Gitlab upgrade - Upgrading git

Hi,

I am upgrading Gitlab from 13.0 to 13.1.

There is a requirement that I upgrade git from 1.8.3 to 2.2.2[46] per 13.1.0 at Upgrading GitLab | GitLab

I have hunted around and can’t find a CentOS 7 RPM for this purpose. For other packages I’d add a repo, get a list via yum --showduplicates list git and pick the one I want.

I read https://git-scm.com/ which details how I can compile my own package but that doesn’t lend itself well to yum-based package management.

Is there a regularly updated and dependable yum repo out there with git packages or is compilation the standard approach for git upgrades please?

Thanks

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I since read Is separate upgrade of components necessary when upgrading Gitlab?

Rather than using the zero downtime process, I’ll revert my pre-backup snapshot and try the with downtime process instead …

According to the above post, git should be upgraded by with downtime process

It would be useful to mention this factor in the Gitlab Inc. zero downtime doc if this is correct

Unfortunately, the with downtime upgrade from 13.0.14 to 13.1.11 does not upgrade Git despite that upgrade being a pre-requisite of running v13.1.0.

Based on how Upgrading GitLab | GitLab reads, it does seem like this is intended to be a manual step, so my original inquiry persists and I would like to know if there is a regularly updated and dependable yum repo out there [for CentOS 7] with git packages or is compilation the standard approach for git upgrades please?

Hi @unique
if you are using the official Omnibus package you do not have to update Git on your server. Omnibus package already contains all dependencies it needs. The notes are mostly for people installing from source. This is also specified in the note on that Update page: Specific information that follow related to Ruby and Git versions do not apply to Omnibus installations and Helm Chart deployments. They come with appropriate Ruby and Git versions and are not using system binaries for Ruby and Git. There is no need to install Ruby or Git when utilizing these two approaches.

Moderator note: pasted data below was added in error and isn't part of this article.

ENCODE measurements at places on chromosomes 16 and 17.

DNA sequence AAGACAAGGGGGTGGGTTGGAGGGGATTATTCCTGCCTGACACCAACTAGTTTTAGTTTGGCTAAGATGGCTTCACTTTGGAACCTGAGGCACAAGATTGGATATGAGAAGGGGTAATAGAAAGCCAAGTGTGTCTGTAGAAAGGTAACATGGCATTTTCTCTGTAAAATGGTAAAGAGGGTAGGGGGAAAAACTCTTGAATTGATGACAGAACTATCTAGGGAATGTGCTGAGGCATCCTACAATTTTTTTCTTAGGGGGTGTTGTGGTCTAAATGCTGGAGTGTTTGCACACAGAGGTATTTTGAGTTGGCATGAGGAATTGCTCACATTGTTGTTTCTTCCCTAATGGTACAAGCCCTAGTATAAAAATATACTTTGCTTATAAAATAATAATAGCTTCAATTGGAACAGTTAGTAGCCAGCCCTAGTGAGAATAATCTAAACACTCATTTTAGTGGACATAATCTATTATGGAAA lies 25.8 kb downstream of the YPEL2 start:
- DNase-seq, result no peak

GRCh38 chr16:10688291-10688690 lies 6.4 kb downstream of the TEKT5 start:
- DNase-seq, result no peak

In case of Omnibus it is just yum or rpm -U command to install the new version. I suggest to go with downtime upgrade as Omnibus package kind of expects it.

EDIT:
this is your docs for Omnibus deployments - Update GitLab installed with the Omnibus GitLab package | GitLab

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Hello Balonik,

Yes, I’m using Omnibus

i.e.,

[root@myhost ~]# rpm -qi gitlab-ce
Name : gitlab-ce
Version : 13.1.11
Release : ce.0.el7
Architecture: x86_64

Packager : GitLab, Inc. support@gitlab.com
Vendor : Omnibus omnibus@getchef.com

I see the note you refer to in the documentation. I did read it at one point (and promptly forgot) but more recently, I was referred directly to the Upgrading GitLab | GitLab marker in the doc thus bypassing the important info you provided. Yes, the more upgrades I do, the more I think the with downtime upgrades are superior.

Thank you very much for this info which is big help today.

@balonik is 100% correct, upgradin the GitLab Omnibus package automatically upgrades the Git package (and other bundled dependencies) to the new version. You can confirm this with

/opt/gitlab/embedded/bin/git -v

If one or two minutes of downtime is acceptable, I suggest upgrading with downtime. It is quicker, easier, and more efficient. I only suggest zero-downtime upgrades for admins where one minute of downtime is unacceptable.

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Note that what GitLab calls zero-downtime upgrades actually don’t provide zero downtime. They just do some migrations in the background to lessen the amount of downtime, but the procedure involves restarting puma, and that causes downtime in itself. (I guess that is the reason why I almost always have GitLab’s webinterface return 502 for a short period after I have upgraded - I also guess you can make a HA setup where those restarts are done in a way that means the webinterface stay available, but that is not the case for a standard one server install).

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Useful discussion not only for me but I think others see this useful discussion for them as well, thank you all!